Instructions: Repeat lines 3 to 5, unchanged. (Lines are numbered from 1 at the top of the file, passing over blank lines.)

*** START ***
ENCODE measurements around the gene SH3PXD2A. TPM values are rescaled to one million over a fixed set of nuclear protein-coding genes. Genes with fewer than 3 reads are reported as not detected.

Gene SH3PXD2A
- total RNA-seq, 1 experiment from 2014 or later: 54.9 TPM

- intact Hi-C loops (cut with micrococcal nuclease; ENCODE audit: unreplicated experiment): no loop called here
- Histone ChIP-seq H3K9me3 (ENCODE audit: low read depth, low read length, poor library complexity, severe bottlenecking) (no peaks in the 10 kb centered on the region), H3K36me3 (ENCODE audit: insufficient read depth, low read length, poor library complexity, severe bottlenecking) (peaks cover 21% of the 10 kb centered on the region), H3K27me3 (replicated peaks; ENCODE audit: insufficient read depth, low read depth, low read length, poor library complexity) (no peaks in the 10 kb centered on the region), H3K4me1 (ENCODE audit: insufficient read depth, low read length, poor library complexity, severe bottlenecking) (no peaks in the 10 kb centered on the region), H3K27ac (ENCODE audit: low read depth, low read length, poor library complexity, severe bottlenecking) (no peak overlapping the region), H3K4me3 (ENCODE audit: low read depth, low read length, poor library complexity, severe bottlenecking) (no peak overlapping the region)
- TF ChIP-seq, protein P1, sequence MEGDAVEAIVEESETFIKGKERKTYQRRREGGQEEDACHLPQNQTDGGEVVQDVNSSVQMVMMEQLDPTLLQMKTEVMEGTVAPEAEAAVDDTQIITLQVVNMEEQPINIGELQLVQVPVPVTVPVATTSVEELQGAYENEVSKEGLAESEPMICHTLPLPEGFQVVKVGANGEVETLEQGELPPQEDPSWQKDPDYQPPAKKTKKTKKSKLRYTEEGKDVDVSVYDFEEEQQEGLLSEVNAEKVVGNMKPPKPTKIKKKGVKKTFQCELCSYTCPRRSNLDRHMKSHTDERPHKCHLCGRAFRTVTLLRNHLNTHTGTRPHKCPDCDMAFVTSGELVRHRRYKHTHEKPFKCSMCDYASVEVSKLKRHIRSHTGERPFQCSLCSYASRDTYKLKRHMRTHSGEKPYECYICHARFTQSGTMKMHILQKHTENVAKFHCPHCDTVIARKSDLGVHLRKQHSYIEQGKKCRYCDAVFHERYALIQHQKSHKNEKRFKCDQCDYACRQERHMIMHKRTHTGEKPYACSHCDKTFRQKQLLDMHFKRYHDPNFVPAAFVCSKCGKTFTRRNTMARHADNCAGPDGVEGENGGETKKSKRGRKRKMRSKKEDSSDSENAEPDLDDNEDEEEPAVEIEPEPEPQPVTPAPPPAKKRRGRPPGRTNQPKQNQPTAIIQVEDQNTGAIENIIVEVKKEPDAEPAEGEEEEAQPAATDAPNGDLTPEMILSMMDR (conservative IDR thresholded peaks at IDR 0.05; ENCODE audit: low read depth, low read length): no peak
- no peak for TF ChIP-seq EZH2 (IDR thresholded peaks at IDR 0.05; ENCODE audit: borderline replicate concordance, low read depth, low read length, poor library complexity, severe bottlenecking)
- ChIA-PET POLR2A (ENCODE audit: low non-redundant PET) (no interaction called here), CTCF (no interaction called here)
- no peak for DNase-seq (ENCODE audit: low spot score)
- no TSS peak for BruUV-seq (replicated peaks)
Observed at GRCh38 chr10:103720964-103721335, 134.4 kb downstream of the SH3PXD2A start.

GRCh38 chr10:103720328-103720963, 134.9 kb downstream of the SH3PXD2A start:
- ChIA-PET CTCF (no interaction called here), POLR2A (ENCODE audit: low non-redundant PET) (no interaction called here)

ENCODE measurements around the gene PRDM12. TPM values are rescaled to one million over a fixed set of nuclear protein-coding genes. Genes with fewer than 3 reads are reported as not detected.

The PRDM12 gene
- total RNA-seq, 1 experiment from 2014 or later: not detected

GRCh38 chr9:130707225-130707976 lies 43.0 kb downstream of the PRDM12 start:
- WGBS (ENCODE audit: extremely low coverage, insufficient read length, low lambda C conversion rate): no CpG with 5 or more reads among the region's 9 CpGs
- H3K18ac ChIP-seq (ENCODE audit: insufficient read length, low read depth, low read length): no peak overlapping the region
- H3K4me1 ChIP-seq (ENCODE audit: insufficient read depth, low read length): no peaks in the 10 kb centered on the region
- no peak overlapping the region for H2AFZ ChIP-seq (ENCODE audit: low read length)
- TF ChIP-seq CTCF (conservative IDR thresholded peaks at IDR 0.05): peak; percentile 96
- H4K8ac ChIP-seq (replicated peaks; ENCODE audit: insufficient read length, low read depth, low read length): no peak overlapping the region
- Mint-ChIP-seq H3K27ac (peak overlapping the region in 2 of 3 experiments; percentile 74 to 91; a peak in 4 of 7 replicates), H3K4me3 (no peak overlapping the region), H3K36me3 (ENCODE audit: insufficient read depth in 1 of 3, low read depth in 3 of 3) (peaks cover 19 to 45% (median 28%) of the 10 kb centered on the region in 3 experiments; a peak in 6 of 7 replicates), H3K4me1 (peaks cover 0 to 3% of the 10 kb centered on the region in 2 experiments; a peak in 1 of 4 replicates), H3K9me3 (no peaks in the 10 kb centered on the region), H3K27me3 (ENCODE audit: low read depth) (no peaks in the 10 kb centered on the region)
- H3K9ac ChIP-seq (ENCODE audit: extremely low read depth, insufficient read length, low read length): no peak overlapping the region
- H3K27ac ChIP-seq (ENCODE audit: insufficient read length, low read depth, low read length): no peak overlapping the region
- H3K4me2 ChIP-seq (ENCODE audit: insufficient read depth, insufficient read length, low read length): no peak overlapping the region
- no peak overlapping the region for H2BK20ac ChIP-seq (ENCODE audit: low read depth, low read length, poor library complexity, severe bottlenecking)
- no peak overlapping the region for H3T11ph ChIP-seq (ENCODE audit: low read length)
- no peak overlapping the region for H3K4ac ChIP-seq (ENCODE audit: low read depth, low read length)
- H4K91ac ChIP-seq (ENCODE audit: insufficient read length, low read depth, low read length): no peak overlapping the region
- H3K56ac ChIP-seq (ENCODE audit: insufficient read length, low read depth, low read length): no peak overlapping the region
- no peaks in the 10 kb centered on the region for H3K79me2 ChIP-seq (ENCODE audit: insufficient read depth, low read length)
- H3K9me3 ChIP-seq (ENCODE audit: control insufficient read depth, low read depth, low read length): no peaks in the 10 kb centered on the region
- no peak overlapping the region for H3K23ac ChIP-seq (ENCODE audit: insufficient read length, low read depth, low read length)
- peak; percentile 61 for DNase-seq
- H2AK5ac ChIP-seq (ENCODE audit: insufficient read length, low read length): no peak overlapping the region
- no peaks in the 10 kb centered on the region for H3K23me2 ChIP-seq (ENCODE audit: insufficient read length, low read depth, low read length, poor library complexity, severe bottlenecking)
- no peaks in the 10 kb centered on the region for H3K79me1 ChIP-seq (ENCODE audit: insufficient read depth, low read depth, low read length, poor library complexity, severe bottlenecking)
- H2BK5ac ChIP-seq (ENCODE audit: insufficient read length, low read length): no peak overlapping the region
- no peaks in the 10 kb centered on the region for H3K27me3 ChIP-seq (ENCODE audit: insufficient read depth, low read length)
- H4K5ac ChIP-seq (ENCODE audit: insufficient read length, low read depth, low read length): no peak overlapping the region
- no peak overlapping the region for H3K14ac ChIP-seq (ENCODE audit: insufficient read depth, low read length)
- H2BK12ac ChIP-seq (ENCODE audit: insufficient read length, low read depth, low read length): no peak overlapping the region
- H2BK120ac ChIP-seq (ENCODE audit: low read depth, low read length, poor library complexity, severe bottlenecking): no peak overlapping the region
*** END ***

- total RNA-seq, 1 experiment from 2014 or later: 54.9 TPM

- intact Hi-C loops (cut with micrococcal nuclease; ENCODE audit: unreplicated experiment): no loop called here
- Histone ChIP-seq H3K9me3 (ENCODE audit: low read depth, low read length, poor library complexity, severe bottlenecking) (no peaks in the 10 kb centered on the region), H3K36me3 (ENCODE audit: insufficient read depth, low read length, poor library complexity, severe bottlenecking) (peaks cover 21% of the 10 kb centered on the region), H3K27me3 (replicated peaks; ENCODE audit: insufficient read depth, low read depth, low read length, poor library complexity) (no peaks in the 10 kb centered on the region), H3K4me1 (ENCODE audit: insufficient read depth, low read length, poor library complexity, severe bottlenecking) (no peaks in the 10 kb centered on the region), H3K27ac (ENCODE audit: low read depth, low read length, poor library complexity, severe bottlenecking) (no peak overlapping the region), H3K4me3 (ENCODE audit: low read depth, low read length, poor library complexity, severe bottlenecking) (no peak overlapping the region)